New answers tagged moisture
When warm moist air comes in contact with a cold surface condensation forms. Knew someone with this problem. The problem they have is most likely the windows are too thin. Double pane windows come with different sized gaps. Lots of info on different ways condensation can form on the Wikipedia page http://en.wikipedia.org/wiki/Insulated_glazing
There are two things working together to make water condense on the windows. The house is humid, and the windows are cold (even well-insulated windows will usually be the coldest thing in the house because of the low R-value compared to walls and ceilings). To prevent the condensation, you can remove the humidity or make the windows warmer. Removing ...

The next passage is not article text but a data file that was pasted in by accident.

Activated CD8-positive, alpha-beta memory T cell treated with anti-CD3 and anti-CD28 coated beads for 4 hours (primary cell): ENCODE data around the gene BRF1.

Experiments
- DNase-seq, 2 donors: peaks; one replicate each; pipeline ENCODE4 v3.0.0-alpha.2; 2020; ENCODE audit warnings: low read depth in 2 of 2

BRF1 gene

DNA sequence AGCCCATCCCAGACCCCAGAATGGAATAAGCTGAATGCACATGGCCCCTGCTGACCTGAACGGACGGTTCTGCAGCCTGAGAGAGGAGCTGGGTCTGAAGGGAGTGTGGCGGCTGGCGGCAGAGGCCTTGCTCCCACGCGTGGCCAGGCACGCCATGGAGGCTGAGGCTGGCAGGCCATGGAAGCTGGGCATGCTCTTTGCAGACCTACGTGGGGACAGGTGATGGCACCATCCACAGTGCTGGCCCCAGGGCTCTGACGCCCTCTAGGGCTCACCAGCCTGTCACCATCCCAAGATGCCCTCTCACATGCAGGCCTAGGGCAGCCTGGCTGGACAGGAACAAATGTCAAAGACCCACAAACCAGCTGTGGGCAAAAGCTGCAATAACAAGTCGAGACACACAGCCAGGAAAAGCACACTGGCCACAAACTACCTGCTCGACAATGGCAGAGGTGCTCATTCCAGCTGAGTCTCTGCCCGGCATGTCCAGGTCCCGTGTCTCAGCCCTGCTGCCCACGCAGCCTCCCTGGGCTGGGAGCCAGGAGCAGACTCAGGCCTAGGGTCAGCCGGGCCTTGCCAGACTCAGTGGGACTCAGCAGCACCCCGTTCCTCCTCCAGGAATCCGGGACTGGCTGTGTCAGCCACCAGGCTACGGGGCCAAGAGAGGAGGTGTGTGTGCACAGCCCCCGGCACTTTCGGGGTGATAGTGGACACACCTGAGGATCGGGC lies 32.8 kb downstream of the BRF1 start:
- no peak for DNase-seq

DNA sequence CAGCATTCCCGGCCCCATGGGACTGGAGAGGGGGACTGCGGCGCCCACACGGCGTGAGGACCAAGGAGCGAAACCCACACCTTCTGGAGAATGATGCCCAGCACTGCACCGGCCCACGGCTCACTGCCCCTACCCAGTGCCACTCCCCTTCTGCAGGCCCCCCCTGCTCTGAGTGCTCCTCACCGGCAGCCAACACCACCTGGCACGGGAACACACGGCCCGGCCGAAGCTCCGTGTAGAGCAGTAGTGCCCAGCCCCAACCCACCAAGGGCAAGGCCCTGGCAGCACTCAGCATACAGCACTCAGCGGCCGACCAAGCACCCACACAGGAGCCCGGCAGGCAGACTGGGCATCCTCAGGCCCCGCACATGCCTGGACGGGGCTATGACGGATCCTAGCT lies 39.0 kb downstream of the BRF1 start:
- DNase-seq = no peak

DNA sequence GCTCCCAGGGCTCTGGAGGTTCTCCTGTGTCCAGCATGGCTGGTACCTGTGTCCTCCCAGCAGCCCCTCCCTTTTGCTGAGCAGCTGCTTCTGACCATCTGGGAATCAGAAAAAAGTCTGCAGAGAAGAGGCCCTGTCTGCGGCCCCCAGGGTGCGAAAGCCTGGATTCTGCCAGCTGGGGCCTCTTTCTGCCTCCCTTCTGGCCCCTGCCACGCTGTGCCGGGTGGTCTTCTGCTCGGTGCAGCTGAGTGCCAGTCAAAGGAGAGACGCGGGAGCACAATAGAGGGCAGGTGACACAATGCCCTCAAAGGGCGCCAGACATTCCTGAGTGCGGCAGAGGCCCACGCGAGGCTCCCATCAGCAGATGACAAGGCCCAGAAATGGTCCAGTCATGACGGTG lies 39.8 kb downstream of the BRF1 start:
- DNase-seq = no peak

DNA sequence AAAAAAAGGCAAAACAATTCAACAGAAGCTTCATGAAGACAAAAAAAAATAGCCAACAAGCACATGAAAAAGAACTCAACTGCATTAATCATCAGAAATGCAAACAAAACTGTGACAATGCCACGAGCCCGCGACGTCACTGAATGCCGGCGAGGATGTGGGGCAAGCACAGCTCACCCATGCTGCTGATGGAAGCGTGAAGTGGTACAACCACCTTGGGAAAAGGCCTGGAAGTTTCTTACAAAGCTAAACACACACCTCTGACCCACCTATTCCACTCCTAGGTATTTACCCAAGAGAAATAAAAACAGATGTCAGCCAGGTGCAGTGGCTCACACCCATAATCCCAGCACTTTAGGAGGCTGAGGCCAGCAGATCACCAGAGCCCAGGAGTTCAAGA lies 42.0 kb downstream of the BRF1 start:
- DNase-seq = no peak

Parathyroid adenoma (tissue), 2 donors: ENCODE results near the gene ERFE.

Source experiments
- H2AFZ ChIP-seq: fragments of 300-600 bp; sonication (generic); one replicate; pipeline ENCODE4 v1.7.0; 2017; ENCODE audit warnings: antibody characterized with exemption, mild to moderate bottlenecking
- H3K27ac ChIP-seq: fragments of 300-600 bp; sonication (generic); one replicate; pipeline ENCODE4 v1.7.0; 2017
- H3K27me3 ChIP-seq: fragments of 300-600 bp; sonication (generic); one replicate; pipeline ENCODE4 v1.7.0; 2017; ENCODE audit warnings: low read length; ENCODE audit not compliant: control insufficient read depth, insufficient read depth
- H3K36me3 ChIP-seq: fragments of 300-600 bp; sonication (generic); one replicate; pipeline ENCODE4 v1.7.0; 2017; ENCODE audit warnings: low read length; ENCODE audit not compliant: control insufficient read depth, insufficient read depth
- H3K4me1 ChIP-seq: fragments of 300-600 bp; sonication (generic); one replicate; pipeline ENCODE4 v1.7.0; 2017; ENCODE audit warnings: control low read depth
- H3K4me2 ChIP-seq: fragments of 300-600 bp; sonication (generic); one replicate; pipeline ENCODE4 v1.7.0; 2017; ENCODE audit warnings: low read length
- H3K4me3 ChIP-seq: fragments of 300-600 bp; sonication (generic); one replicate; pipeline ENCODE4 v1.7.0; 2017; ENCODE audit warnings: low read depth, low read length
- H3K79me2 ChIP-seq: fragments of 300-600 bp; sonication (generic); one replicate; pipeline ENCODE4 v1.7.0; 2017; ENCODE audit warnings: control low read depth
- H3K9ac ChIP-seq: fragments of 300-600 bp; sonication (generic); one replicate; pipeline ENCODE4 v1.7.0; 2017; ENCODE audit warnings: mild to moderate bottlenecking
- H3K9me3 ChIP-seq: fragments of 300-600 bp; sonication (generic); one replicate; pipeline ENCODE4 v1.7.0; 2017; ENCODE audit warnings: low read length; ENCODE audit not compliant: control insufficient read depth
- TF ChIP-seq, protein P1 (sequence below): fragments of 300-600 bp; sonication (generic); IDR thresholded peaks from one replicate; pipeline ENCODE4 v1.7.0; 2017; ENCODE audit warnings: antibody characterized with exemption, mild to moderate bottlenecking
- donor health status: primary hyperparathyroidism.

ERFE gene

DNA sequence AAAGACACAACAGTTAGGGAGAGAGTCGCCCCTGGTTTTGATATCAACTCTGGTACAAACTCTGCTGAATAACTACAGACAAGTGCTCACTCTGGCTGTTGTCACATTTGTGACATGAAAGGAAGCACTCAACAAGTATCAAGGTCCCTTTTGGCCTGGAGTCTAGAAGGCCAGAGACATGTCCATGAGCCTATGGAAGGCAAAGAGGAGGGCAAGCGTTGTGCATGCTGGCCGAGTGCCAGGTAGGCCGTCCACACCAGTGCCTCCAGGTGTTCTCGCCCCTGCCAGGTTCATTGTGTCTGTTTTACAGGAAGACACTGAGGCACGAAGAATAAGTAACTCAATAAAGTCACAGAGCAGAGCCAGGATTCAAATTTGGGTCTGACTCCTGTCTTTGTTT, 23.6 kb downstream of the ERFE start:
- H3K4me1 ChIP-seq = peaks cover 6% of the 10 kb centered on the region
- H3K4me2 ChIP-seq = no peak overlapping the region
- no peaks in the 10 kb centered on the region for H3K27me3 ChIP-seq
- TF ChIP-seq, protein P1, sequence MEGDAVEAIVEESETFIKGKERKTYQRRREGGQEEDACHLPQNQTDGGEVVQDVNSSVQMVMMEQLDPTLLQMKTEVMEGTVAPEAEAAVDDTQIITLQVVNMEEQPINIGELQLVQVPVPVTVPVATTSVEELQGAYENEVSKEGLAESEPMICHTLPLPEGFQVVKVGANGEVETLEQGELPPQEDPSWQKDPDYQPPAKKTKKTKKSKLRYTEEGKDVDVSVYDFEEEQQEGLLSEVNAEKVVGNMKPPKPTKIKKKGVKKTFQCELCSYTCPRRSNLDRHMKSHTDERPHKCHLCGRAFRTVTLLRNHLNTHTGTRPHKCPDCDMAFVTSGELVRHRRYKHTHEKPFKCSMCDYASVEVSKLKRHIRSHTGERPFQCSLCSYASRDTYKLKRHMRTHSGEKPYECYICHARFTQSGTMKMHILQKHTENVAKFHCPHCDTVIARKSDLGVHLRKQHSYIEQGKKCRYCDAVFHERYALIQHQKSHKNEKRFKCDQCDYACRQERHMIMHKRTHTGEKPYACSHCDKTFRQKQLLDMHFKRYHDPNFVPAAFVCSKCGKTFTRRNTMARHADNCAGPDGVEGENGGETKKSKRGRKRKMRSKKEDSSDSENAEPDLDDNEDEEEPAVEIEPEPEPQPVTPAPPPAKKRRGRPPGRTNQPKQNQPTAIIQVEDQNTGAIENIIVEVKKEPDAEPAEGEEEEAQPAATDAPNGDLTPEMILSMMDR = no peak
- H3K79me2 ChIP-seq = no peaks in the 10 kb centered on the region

Not to be rude but just head over to wikipedia and checkout condensation, dew point etc. Two things they can do: Lower their humidifier. I live in CO and keep my house around 35% RH in winter with a humidifier. Without a humidifier it would drop to around 15%RH. Get better windows. Triple pane windows are not uncommon in mountain/very cold climates. ...
As far as I know there is no "easy" method that works. You have to strip the bricks down to that level and replace the flashing. Of course, this makes it an excellent time to consider how much you are or are not in love with brick veneer, since that's removing most of it. If you use a more durable flashing (lead is nice) you might get more than 60 years out ...
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